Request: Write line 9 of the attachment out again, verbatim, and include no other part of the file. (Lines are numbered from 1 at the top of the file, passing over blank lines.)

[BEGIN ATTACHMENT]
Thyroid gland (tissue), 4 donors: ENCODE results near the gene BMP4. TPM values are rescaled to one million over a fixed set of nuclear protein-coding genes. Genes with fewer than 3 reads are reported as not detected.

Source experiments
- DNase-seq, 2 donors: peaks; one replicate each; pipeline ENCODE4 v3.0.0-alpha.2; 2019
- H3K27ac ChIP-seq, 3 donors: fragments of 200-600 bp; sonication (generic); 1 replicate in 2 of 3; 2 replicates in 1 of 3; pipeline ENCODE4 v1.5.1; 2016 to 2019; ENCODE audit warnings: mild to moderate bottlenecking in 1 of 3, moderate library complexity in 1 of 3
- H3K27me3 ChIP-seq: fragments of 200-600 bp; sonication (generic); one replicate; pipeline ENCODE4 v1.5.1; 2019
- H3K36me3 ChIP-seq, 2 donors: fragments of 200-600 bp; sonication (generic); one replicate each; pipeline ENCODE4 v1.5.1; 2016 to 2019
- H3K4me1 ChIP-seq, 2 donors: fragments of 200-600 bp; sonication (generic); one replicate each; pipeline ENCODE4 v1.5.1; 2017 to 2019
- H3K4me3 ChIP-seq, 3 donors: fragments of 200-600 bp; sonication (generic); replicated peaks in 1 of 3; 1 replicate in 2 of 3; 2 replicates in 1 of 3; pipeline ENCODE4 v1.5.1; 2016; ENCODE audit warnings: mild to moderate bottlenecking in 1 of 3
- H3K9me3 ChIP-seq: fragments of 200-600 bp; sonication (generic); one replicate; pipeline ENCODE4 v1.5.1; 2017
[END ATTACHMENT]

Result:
- H3K9me3 ChIP-seq: fragments of 200-600 bp; sonication (generic); one replicate; pipeline ENCODE4 v1.5.1; 2017